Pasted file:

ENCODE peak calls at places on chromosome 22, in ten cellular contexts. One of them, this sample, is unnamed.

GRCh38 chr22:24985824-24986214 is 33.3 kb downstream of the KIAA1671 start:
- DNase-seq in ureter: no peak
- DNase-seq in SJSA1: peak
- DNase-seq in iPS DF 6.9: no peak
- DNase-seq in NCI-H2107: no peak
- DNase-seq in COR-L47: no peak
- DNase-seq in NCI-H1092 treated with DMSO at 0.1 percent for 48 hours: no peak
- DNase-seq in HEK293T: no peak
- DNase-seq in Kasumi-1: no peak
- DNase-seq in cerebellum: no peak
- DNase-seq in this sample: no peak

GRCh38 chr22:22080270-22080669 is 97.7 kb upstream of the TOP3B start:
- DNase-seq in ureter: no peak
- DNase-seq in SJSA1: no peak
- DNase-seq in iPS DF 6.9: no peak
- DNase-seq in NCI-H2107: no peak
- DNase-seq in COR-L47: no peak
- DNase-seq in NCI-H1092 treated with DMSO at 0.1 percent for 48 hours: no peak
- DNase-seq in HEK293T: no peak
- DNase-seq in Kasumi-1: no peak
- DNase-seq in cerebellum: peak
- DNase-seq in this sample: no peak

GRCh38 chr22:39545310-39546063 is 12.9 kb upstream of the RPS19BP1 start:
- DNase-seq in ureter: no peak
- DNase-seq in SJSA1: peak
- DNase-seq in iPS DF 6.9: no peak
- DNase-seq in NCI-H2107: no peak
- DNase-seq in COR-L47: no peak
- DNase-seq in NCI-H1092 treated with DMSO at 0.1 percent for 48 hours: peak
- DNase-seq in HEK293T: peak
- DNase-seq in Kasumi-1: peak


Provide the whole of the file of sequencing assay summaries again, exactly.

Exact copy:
ENCODE peak calls at places on chromosome 22, in ten cellular contexts. One of them, this sample, is unnamed.

GRCh38 chr22:24985824-24986214 is 33.3 kb downstream of the KIAA1671 start:
- DNase-seq in ureter: no peak
- DNase-seq in SJSA1: peak
- DNase-seq in iPS DF 6.9: no peak
- DNase-seq in NCI-H2107: no peak
- DNase-seq in COR-L47: no peak
- DNase-seq in NCI-H1092 treated with DMSO at 0.1 percent for 48 hours: no peak
- DNase-seq in HEK293T: no peak
- DNase-seq in Kasumi-1: no peak
- DNase-seq in cerebellum: no peak
- DNase-seq in this sample: no peak

GRCh38 chr22:22080270-22080669 is 97.7 kb upstream of the TOP3B start:
- DNase-seq in ureter: no peak
- DNase-seq in SJSA1: no peak
- DNase-seq in iPS DF 6.9: no peak
- DNase-seq in NCI-H2107: no peak
- DNase-seq in COR-L47: no peak
- DNase-seq in NCI-H1092 treated with DMSO at 0.1 percent for 48 hours: no peak
- DNase-seq in HEK293T: no peak
- DNase-seq in Kasumi-1: no peak
- DNase-seq in cerebellum: peak
- DNase-seq in this sample: no peak

GRCh38 chr22:39545310-39546063 is 12.9 kb upstream of the RPS19BP1 start:
- DNase-seq in ureter: no peak
- DNase-seq in SJSA1: peak
- DNase-seq in iPS DF 6.9: no peak
- DNase-seq in NCI-H2107: no peak
- DNase-seq in COR-L47: no peak
- DNase-seq in NCI-H1092 treated with DMSO at 0.1 percent for 48 hours: peak
- DNase-seq in HEK293T: peak
- DNase-seq in Kasumi-1: peak